Easter Wings

My father died on this day 19 years ago. Though he was nearly 80 he was in good health and his sudden passing was therefore unexpected. In the subjective I’ve never been able to celebrate Easter since by which I mean the easy, fanciful, chocolate bunny American Easter. Because my dad died on this day I’ve been compelled to confront the resurrection of Christ in its ur-ontologies—if we’re stricken here, with death inevitable, what does the promise of life everlasting through Jesus mean?

Augustine wrote:

“And he departed from our sight that we might return to our hearts and find him there. For he left us, and behold, he is here.”

Note the demarcation of sight and heart—the old Christian insistence that we see as through a glass darkly or in turn we do not really see at all. Faith is sight according to the church and that sight is inward, unlimited, joyous.

Strictly speaking everything you can no longer see is in your heart. Your poor heart. It must stand for memory, soul, eternity, and be the church itself.

The Christian heart is a big thing.

Sight and heart and memory and faith become one with the resurrection of Christ.

You might say it’s easier to believe in the chocolate bunny. Augustine:

“Consider seriously, how much we should love eternal life, when this miserable life, that’s got to end anyhow some time, is loved so dearly … So you love this life, do you, in which you struggle, and run around, and bustle about and gasp for breath; and you can scarcely count the things that have to be done in this wretched life: sowing, plowing, planting, sailing, grinding, cooking, weaving. And after all this, your life has got to end anyhow … So learn, brothers and sisters, to seek eternal life, where you will not have to endure these things, but will reign with God forever.”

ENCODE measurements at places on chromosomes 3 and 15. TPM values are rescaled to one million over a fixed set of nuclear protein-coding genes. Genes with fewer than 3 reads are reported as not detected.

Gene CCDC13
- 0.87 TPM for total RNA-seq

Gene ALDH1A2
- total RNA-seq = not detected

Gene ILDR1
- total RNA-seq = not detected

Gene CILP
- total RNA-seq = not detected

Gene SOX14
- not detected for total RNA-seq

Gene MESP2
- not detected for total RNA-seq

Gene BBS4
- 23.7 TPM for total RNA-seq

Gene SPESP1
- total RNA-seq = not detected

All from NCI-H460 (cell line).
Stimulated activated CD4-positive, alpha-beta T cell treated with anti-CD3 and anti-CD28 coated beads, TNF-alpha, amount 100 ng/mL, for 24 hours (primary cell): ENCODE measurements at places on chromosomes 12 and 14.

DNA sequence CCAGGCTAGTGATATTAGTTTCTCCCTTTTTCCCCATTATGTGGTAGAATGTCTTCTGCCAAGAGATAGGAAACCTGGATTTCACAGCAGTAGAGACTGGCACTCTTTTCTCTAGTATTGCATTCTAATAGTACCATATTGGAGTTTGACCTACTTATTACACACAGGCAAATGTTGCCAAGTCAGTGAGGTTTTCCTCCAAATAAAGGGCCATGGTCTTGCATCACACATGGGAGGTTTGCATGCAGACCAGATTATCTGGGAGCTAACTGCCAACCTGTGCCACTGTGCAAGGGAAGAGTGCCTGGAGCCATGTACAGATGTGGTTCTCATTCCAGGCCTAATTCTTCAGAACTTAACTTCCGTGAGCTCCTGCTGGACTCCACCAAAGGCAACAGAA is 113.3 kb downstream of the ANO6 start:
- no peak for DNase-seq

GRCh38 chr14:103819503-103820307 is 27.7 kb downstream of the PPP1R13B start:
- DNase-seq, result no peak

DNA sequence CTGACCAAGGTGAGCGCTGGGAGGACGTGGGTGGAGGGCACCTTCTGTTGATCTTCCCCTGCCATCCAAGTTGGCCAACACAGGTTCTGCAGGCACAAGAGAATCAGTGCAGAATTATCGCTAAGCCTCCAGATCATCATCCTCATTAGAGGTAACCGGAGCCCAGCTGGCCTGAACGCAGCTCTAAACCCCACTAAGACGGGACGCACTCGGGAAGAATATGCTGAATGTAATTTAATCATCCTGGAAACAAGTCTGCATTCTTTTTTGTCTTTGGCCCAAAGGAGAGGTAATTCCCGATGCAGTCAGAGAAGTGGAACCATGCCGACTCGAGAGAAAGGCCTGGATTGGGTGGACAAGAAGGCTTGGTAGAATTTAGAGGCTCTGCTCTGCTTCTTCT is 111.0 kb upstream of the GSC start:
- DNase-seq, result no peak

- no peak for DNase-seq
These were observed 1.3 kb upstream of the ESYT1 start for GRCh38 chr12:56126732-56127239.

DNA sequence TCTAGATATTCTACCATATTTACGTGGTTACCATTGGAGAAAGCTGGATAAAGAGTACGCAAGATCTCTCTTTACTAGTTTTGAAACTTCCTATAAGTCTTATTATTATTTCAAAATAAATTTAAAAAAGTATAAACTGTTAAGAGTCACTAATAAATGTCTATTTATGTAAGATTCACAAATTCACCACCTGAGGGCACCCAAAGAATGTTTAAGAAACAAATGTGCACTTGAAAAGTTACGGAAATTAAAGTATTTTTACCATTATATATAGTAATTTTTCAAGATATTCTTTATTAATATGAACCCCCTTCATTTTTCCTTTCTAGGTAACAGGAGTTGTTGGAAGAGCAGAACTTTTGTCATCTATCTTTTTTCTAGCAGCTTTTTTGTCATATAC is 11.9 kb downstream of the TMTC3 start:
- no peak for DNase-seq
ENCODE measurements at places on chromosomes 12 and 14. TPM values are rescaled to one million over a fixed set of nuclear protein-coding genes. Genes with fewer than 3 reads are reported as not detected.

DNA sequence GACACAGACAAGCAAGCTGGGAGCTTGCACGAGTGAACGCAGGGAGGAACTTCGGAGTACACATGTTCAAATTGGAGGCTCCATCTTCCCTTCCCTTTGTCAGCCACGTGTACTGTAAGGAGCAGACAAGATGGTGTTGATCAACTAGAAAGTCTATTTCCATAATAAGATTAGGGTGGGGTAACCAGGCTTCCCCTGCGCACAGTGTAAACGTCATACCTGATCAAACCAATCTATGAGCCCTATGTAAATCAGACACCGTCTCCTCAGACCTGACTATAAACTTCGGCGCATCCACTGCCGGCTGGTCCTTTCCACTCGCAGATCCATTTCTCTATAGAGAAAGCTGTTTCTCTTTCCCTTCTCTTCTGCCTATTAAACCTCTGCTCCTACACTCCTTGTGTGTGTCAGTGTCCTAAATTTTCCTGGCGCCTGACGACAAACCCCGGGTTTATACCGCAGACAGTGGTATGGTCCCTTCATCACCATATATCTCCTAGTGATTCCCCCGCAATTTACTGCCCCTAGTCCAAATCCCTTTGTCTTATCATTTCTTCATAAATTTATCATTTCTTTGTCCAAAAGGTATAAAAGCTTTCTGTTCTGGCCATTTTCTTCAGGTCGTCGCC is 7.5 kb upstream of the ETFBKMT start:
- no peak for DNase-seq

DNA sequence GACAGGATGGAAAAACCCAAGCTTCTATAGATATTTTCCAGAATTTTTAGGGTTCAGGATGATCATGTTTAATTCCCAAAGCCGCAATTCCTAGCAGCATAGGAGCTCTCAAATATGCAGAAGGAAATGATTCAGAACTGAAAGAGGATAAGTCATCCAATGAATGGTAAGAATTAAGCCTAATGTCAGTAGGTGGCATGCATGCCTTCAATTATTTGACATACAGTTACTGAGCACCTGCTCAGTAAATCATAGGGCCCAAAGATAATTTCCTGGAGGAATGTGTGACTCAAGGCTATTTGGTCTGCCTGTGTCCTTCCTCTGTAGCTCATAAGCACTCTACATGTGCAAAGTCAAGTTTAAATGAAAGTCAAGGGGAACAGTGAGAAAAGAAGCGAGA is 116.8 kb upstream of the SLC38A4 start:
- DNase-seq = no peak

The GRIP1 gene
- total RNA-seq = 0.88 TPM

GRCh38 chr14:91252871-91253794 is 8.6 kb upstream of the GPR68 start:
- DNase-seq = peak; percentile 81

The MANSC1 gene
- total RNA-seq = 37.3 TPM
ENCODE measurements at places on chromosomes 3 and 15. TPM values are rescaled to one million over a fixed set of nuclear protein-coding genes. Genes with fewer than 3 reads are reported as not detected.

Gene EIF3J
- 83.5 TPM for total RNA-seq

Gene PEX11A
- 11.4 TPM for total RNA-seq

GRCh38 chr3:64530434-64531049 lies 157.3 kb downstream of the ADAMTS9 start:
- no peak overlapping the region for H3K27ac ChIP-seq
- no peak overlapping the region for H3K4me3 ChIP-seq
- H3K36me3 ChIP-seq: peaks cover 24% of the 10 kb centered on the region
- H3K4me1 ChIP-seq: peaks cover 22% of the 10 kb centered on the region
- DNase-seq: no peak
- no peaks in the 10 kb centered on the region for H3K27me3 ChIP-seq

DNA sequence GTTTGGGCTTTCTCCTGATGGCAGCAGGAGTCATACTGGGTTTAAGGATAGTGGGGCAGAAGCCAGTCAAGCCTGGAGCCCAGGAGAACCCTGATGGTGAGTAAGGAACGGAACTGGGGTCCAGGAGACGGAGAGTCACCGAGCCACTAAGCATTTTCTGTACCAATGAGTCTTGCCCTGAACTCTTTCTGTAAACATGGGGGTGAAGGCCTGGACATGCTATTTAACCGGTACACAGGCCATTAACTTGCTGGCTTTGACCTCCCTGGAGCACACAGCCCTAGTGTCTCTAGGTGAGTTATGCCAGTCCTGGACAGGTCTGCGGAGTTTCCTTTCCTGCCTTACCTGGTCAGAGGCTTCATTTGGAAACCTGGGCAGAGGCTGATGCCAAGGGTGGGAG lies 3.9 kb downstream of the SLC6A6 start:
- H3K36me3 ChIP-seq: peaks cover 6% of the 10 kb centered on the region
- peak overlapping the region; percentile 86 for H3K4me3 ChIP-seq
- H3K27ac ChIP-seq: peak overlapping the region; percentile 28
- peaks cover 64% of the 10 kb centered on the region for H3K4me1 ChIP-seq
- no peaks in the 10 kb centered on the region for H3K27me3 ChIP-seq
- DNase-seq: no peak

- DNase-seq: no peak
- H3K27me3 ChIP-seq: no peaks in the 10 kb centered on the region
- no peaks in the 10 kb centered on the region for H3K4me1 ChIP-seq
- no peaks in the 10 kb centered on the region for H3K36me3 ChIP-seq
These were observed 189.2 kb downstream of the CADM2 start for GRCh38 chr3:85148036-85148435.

Now Dear Saint Augustine, seeking eternal life is so much harder than getting ahold of some chocolate eggs.

The striving for optimism—an ontology of meanings, good meanings, affirmations beyond just this one life—this is what striving and the heart are for.

This much I know.

And here is my favorite Easter poem….Easter Wings by George Herbert:

Lord, who createdst man in wealth and store,
      Though foolishly he lost the same,
            Decaying more and more,
                  Till he became
                        Most poore:
                        With thee
                  O let me rise
            As larks, harmoniously,
      And sing this day thy victories:
Then shall the fall further the flight in me.

My tender age in sorrow did beginne
      And still with sicknesses and shame.
            Thou didst so punish sinne,
                  That I became
                        Most thinne.
                        With thee
                  Let me combine,
            And feel thy victorie:
         For, if I imp my wing on thine,
Affliction shall advance the flight in me.

2 thoughts on “Easter Wings

  1. “For, if I imp my wing on thine,
    Affliction shall advance the flight in me.”

    That line — as startling as the one that ended my favorite Herbert poem, “The Collar.” I remember first reading it and gasping. Thank you for reminding me of Herbert, for your own exquisite spirit always reflected in your writing. I hope you are well.

    Like

  2. Thank you Steve for sharing both a personal story, some theology, and a up lifting poem!

    Like

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